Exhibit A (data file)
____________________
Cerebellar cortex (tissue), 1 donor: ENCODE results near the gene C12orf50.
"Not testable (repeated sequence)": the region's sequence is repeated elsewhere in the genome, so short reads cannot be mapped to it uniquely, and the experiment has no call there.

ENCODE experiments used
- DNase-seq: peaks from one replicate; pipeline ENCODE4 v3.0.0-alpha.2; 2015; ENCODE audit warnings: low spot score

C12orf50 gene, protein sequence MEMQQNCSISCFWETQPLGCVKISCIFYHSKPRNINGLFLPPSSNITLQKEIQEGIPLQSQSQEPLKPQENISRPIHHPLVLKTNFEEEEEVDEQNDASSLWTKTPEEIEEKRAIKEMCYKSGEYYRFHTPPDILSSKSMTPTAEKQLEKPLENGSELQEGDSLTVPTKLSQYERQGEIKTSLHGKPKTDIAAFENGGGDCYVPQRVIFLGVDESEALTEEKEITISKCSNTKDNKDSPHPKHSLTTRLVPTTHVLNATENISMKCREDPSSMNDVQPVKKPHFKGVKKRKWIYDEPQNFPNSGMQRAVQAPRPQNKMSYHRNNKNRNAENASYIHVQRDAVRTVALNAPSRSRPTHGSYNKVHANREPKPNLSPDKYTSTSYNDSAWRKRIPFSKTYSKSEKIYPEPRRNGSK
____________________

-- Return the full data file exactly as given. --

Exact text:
Cerebellar cortex (tissue), 1 donor: ENCODE results near the gene C12orf50.
"Not testable (repeated sequence)": the region's sequence is repeated elsewhere in the genome, so short reads cannot be mapped to it uniquely, and the experiment has no call there.

ENCODE experiments used
- DNase-seq: peaks from one replicate; pipeline ENCODE4 v3.0.0-alpha.2; 2015; ENCODE audit warnings: low spot score

C12orf50 gene, protein sequence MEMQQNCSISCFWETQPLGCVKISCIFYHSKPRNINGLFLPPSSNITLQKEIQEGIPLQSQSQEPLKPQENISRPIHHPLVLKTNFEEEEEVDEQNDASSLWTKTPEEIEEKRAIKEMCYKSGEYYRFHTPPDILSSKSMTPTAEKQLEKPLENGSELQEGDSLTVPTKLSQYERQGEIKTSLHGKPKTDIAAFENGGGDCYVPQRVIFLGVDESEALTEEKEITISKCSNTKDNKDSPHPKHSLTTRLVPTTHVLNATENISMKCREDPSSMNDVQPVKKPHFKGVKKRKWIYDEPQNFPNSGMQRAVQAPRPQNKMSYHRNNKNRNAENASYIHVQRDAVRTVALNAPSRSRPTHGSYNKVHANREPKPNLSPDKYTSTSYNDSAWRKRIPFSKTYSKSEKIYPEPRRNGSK